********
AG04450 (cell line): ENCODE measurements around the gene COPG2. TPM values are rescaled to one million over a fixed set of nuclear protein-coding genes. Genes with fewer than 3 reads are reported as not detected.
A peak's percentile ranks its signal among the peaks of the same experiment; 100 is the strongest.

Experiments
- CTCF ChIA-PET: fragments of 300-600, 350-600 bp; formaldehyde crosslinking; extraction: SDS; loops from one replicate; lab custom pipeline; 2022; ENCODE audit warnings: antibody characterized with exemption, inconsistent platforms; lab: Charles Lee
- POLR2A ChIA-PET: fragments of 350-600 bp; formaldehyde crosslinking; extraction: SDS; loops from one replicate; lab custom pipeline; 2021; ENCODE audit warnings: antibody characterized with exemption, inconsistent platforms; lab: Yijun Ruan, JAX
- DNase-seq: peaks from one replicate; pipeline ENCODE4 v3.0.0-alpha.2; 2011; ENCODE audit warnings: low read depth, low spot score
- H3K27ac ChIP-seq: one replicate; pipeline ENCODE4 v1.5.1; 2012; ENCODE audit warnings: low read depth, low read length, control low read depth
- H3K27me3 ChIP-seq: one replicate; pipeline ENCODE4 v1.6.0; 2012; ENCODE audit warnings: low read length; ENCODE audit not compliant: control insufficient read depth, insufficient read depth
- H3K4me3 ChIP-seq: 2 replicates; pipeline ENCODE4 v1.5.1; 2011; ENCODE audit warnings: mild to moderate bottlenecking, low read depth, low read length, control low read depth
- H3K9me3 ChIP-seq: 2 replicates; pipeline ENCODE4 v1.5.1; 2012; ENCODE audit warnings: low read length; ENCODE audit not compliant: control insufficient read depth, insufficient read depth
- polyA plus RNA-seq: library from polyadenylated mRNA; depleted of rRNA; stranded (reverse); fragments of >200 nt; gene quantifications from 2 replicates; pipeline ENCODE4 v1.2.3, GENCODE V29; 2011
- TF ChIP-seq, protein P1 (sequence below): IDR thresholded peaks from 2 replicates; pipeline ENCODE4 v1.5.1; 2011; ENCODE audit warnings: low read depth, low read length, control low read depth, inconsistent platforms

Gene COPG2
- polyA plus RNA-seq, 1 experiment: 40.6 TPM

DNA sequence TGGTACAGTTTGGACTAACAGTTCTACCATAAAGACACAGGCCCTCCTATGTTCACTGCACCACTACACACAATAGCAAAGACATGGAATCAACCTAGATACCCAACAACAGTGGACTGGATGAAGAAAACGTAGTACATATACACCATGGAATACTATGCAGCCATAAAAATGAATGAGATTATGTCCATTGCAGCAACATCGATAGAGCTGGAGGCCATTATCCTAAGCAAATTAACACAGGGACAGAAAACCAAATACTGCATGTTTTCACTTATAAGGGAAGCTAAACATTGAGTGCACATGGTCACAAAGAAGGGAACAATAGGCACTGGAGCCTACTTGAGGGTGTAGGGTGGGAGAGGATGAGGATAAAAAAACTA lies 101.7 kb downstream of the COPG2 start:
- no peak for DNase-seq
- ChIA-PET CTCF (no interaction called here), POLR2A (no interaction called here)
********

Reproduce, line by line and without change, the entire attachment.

AG04450 (cell line): ENCODE measurements around the gene COPG2. TPM values are rescaled to one million over a fixed set of nuclear protein-coding genes. Genes with fewer than 3 reads are reported as not detected.
A peak's percentile ranks its signal among the peaks of the same experiment; 100 is the strongest.

Experiments
- CTCF ChIA-PET: fragments of 300-600, 350-600 bp; formaldehyde crosslinking; extraction: SDS; loops from one replicate; lab custom pipeline; 2022; ENCODE audit warnings: antibody characterized with exemption, inconsistent platforms; lab: Charles Lee
- POLR2A ChIA-PET: fragments of 350-600 bp; formaldehyde crosslinking; extraction: SDS; loops from one replicate; lab custom pipeline; 2021; ENCODE audit warnings: antibody characterized with exemption, inconsistent platforms; lab: Yijun Ruan, JAX
- DNase-seq: peaks from one replicate; pipeline ENCODE4 v3.0.0-alpha.2; 2011; ENCODE audit warnings: low read depth, low spot score
- H3K27ac ChIP-seq: one replicate; pipeline ENCODE4 v1.5.1; 2012; ENCODE audit warnings: low read depth, low read length, control low read depth
- H3K27me3 ChIP-seq: one replicate; pipeline ENCODE4 v1.6.0; 2012; ENCODE audit warnings: low read length; ENCODE audit not compliant: control insufficient read depth, insufficient read depth
- H3K4me3 ChIP-seq: 2 replicates; pipeline ENCODE4 v1.5.1; 2011; ENCODE audit warnings: mild to moderate bottlenecking, low read depth, low read length, control low read depth
- H3K9me3 ChIP-seq: 2 replicates; pipeline ENCODE4 v1.5.1; 2012; ENCODE audit warnings: low read length; ENCODE audit not compliant: control insufficient read depth, insufficient read depth
- polyA plus RNA-seq: library from polyadenylated mRNA; depleted of rRNA; stranded (reverse); fragments of >200 nt; gene quantifications from 2 replicates; pipeline ENCODE4 v1.2.3, GENCODE V29; 2011
- TF ChIP-seq, protein P1 (sequence below): IDR thresholded peaks from 2 replicates; pipeline ENCODE4 v1.5.1; 2011; ENCODE audit warnings: low read depth, low read length, control low read depth, inconsistent platforms

Gene COPG2
- polyA plus RNA-seq, 1 experiment: 40.6 TPM

DNA sequence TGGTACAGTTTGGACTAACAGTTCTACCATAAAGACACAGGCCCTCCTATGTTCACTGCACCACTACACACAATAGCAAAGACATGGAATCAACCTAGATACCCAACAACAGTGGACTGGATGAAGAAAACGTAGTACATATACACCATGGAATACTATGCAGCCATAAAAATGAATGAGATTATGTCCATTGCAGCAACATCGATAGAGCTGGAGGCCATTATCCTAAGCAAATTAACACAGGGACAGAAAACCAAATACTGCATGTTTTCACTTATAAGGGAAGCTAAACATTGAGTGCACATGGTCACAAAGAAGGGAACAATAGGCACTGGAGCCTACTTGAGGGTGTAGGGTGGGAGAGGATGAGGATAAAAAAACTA lies 101.7 kb downstream of the COPG2 start:
- no peak for DNase-seq
- ChIA-PET CTCF (no interaction called here), POLR2A (no interaction called here)